Painting by Henry Wood Elliott (1846-1930), Yellowstone Lake, 1871, watercolor. The view is from northern Yellowstone Lake looking to the south. In the foreground, one can see the Annie in the northern lake and the three largest of the lake’s islands: Stevenson Island, with Frank Island and the smaller Dot Island behind. Flat Mountain and Mount Sheridan are in the background on the southern side of the lake, with the Tetons in the far background. To the left, one can see the Promontory and, continuing counterclockwise, Steamboat Point, Lake Butte, the wall of the Mary Bay explosion crater, the Absaroka Range in the distance, and Storm Point. (Photo courtesy of Yellowstone National Park/Original courtesy of Phoenix Art Museum).
Henry Wood Elliott was a dedicated conservationist and explorer who, in 1871, helped create the first bathymetric map of Yellowstone Lake. Unlike many of his contemporaries, however, he declined to leave his name on any feature in Yellowstone. Geologists now honor Elliott’s legacy by referring to a very large explosion crater beneath Yellowstone Lake as Elliott’s Crater.
In 1999-2002, the U.S. Geological Survey, with support from Yellowstone National Park and Eastern Oceanics, produced the first high-resolution bathymetric map of Yellowstone Lake. One of the outcomes of this work was the discovery of a large, previously unmapped hydrothermal explosion crater in the northern part of the lake. Subsequent research indicated that this crater, which is about half a mile across, formed about 8,000 years ago. The crater was unknown prior to the mapping not only because it is underwater, but because there are no explosion deposits from its formation on land; rather, explosion material has only been found in lake sediments.
Henry Wood Elliott, born in 1846 in Cleveland, Ohio, was a prominent participant in the 1871 Hayden survey of the Yellowstone region—the first federally funded geological survey to explore the area that is now Yellowstone National Park. He was a critical member of multiple surveys led by Ferdinand Hayden during 1867-1871, and he was skilled in sketching landscape panoramas and in watercolors. Somewhat unusual for the time, however, Elliott left his name on no feature in Yellowstone.
Not only did Elliott contribute significantly to documenting the features along the routes of the surveys and in Yellowstone, he also made a complete set of topographical and pictorial sketches of the shores of Yellowstone Lake from the perspective of a boat on the lake itself. With Cam Carrington, Chester Dawes, and James Stevenson, Elliott also collected more than 300 lead-sink soundings, creating the first bathymetric map of North America’s largest alpine lake in 1871. This was quite an impressive feat, especially given the size of the lake and its waves.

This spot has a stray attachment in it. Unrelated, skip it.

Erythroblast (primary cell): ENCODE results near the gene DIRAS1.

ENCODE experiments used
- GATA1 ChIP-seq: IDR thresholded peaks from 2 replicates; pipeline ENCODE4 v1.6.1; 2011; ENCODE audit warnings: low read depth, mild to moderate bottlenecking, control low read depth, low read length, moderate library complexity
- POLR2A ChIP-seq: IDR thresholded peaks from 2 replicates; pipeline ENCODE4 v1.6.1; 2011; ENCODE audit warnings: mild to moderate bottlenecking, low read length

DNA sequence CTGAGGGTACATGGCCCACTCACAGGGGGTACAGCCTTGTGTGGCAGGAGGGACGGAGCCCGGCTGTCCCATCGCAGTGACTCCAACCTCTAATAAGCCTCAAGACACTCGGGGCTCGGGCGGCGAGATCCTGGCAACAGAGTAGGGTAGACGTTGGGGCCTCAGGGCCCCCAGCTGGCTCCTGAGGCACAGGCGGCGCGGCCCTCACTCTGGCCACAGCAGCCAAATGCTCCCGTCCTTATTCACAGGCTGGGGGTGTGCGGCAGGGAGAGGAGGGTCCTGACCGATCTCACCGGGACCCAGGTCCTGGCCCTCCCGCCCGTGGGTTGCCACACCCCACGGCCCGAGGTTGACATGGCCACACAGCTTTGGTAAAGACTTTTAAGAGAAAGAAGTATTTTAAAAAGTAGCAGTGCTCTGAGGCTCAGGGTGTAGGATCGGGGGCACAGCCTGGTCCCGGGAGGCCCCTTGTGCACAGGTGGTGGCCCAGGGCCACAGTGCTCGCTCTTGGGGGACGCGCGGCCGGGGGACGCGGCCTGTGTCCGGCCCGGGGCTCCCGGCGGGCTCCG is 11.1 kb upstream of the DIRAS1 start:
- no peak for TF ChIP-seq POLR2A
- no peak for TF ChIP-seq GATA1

In 1872, Elliott left the Hayden survey to journey to the Pribilof Islands in the Bering Sea of the new Alaska territory to investigate seal conditions after learning of wanton, open-sea plundering of the native fur seal population. There, he spent years documenting the history, geography, people, and wildlife of Alaska. He paid special attention to the flora and fauna of the Pribilof Islands, particularly the fur seal, and in doing so became a staunch defender and protector of this species. While in the Pribilof Islands, Elliott made between two and three hundred sketches that provided convincing evidence of the need to stop the ongoing seal slaughter. Henry Elliott probably did more to protect the Alaskan fur seal population than anyone else then or since, and he later became known internationally as a conservationist. In 1911, he authored the first international wildlife conservation treaty of any kind: the Hay-Elliott Fur Seal Treaty. Again, quite an accomplishment for the time.
Elliott’s dual commitment to science and conservation, and his uncharacteristic (for the time) modesty, are commendable. Elliott’s Crater serves to memorialize the largely unsung and important contributions of Henry Wood Elliott.
Yellowstone Caldera Chronicles is a weekly column written by scientists and collaborators of the Yellowstone Volcano Observatory. This week’s contribution is from Lisa Morgan, emeritus research geologist with the U.S. Geological Survey.
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